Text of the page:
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Physicist Kip Thorne On the Physics of "Interstellar"

ardor Re:You will not go to wormhole today. (289 comments)

> Also, how are you applying the many worlds theory? Aside from the fact that it's not universally accepted, and the fact that I don't have a clue how to falsify it, it applies to phenomena that could go more than one way. When I measure the spin on an electron, there are two possible values. The many worlds theory says that there are now twice as many universes, half with spin one way and half with spin the other way. Are you claiming that, when I drop a banana, there are universes where it falls and universes where it doesn't?

This is correct. Note that Many Worlds is not a theory, but a QM interpretation. But you correctly described how it would be applied. What can happen, will happen, in one of the infinite number of universes. The trick is to see all frames of reference over all universes. This way, there really are no preferred ones (in other universes, you do the FTL travel, so you enter these frames of reference, and then a causality violation happens in these universes). If you just look at the frames of reference of your universe, then yes, there would be a preferred one.

The actual problem is that Many Worlds is an interpretation of quantum mechanics, and nobody has ever actually attempted to combine it with special and general relativity, both because Many Worlds is (currently at least) not falsifiable, and because QM and relativity have fundamental incompatibilities, which need to be resolved anyway. So it's all speculation at this point. For instance, "all frames of reference", does this extend to all frames of all universes or not? It is unclear without merging.

about three weeks ago
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Physicist Kip Thorne On the Physics of "Interstellar"

ardor Re:You will not go to wormhole today. (289 comments)

No, we can observe this other FTL travel as well, but *then*, the universe in which it is observed ends. "It is impossible to observe", on the other hand, would mean that it cannot happen in *any* universe. From the point of view of our universe, you are right, it does appear as if some types of FTL travel are disallowed. But this is solved by allowing them to happen in general, and just the ones where it didn't happen "survive". So, these other types of FTL travel only appear to be disallowed, they aren't really disallowed.

Another example would be a spontaneous transition to a lower quantum vacuum state. It is highly unlikely, but could happen. With the many worlds interpretation, it spontaneusly happens in some universes, which then end, or at least we aren't around to observe it. In others, it doesn't happen, and we are still around to observe these universes.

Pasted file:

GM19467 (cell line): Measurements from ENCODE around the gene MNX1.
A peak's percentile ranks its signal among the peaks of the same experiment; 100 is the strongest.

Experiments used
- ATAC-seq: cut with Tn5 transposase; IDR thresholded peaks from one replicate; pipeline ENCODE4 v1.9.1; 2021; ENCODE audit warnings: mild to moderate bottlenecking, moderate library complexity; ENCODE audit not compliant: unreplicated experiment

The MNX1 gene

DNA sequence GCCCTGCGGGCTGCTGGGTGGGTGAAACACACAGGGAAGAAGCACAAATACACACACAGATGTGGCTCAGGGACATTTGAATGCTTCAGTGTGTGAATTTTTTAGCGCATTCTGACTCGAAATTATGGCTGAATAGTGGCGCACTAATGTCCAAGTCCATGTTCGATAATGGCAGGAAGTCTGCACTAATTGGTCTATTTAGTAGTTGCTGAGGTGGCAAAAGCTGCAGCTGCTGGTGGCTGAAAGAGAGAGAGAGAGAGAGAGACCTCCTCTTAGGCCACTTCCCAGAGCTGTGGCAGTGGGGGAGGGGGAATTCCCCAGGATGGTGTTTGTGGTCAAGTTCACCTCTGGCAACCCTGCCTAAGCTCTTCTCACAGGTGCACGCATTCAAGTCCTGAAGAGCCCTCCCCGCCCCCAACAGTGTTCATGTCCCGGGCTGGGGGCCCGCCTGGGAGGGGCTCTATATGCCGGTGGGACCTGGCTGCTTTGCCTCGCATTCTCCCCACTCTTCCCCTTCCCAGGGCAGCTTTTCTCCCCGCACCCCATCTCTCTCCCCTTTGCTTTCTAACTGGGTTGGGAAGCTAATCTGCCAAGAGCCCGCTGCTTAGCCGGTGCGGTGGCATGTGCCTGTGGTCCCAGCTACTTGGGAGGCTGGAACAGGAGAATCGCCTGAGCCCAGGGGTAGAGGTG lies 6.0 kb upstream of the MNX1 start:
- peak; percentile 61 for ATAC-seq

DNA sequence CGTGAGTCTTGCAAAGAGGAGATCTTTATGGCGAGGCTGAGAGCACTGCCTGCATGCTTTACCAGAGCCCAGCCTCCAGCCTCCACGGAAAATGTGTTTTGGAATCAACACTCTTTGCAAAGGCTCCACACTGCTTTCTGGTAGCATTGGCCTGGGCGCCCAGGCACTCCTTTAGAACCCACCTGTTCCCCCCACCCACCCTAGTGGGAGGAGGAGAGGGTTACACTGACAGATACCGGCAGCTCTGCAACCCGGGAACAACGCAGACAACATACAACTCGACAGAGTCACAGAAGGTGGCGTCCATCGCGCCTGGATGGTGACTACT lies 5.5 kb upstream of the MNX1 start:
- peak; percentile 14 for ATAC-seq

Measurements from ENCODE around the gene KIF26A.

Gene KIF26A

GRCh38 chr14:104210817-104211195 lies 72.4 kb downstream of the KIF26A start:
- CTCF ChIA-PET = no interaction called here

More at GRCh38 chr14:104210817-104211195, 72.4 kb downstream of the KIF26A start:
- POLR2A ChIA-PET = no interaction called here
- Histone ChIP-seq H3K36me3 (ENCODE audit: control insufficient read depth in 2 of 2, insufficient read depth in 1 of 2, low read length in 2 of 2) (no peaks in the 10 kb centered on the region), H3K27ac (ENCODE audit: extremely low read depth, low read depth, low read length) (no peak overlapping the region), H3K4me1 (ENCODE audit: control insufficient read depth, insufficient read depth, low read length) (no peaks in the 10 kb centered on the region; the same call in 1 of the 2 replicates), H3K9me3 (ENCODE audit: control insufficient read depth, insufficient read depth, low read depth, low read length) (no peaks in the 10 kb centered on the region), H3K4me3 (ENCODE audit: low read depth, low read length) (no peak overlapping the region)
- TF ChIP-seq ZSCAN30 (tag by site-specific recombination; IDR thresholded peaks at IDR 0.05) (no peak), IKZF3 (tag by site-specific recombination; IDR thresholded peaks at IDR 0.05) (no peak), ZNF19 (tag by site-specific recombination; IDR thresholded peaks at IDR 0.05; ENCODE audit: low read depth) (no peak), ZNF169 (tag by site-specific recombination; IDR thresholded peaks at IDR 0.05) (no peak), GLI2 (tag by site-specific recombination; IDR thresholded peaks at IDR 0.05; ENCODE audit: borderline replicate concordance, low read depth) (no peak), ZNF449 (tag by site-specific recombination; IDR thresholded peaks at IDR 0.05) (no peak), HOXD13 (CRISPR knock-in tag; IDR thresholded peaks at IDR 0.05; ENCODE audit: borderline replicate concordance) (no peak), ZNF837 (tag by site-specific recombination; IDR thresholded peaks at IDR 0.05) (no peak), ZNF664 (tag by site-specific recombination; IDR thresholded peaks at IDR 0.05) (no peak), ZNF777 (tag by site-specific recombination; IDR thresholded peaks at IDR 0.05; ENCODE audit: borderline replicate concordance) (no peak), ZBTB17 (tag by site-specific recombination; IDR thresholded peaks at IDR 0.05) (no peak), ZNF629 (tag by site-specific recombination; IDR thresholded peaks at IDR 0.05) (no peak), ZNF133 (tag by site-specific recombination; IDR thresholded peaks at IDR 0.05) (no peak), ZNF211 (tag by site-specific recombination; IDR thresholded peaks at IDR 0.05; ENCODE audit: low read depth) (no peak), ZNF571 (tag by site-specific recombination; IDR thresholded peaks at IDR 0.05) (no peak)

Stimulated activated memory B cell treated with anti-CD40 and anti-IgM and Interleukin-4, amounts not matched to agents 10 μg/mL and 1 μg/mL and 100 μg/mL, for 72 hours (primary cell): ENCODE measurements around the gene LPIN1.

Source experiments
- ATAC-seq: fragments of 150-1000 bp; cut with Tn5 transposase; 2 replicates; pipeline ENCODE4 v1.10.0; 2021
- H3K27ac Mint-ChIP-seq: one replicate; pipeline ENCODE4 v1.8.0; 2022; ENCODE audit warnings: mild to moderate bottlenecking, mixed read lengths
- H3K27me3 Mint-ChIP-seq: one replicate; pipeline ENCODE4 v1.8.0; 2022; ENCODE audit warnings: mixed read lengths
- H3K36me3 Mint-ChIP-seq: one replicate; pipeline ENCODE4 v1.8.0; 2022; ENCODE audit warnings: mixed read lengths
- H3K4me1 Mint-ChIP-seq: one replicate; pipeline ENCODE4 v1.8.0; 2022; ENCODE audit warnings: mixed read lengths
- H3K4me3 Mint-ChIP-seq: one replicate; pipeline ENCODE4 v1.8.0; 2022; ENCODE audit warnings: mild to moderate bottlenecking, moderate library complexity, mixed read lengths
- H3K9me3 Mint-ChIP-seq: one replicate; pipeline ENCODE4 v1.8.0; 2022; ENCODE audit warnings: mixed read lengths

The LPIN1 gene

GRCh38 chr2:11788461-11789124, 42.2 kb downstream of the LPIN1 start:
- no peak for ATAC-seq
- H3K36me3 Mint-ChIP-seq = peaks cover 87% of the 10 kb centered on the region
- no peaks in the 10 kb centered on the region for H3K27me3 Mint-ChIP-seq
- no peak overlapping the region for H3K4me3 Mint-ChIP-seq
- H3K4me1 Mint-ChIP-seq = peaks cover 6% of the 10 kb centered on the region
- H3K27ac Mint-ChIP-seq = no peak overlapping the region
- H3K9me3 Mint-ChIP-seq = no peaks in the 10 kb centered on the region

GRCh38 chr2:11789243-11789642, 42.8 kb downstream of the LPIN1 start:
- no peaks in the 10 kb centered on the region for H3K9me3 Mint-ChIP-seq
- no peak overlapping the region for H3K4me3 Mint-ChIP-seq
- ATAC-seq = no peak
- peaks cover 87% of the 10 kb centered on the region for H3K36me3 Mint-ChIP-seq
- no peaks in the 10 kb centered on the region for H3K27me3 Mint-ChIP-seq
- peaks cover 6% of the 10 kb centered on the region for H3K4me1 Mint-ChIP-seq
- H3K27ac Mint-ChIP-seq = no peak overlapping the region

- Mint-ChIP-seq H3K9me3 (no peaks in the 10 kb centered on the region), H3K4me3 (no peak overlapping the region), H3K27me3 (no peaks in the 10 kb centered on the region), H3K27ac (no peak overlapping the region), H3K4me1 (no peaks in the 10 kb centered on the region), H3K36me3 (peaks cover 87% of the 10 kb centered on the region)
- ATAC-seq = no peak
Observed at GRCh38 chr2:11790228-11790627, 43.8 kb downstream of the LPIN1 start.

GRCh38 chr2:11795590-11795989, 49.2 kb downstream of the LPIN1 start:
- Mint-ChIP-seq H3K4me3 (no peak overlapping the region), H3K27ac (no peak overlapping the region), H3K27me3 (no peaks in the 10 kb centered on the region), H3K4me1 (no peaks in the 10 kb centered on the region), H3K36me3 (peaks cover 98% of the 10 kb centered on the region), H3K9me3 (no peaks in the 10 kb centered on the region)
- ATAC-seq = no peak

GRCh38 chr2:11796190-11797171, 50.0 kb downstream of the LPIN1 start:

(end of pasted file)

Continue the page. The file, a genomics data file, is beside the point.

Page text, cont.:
about three weeks ago
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Physicist Kip Thorne On the Physics of "Interstellar"

ardor Re:You will not go to wormhole today. (289 comments)

No, they *can* happen, but when they happen, the universes cease to exist. The many worlds interpretation then implies that only those universes where these things *didn't* happen survive. It's not about forbidding certain events, its about how precisely these events prune universes.

about three weeks ago
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Physicist Kip Thorne On the Physics of "Interstellar"

ardor Re:You will not go to wormhole today. (289 comments)

To be exact, a scientific theory is not just an idea, it is a rigid and solid mathematical framework that has been demonstrated to hold up scrutiny.

about three weeks ago
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Physicist Kip Thorne On the Physics of "Interstellar"

ardor Re:Faith based Order (289 comments)

> That's the scary thing about people with some education but not enough, they think they know FAR more than they really do and are more than happy to attack anything they think the people "above them" don't agree with even if they aren't qualified to do so..

Yep. That's the Dunning-Kruger effect in action.

about three weeks ago
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Physicist Kip Thorne On the Physics of "Interstellar"

ardor Re:You will not go to wormhole today. (289 comments)

> There are solutions to GR equations which allow for spacetime to be bent to the point where something that *looks* like FTL to fall out, but they tend to require exotic matter, and there's no evidence to suggest that said matter exists.

This is the big one. Alcubierre's metric has been heavily optimized over time to require energy amounts that could be feasible one day, but the exotic matter bit is the second problem. We can only hope that (a) exotic matter exists (b) an alternate solution can be found (perhaps something based on dark energy once it is understood).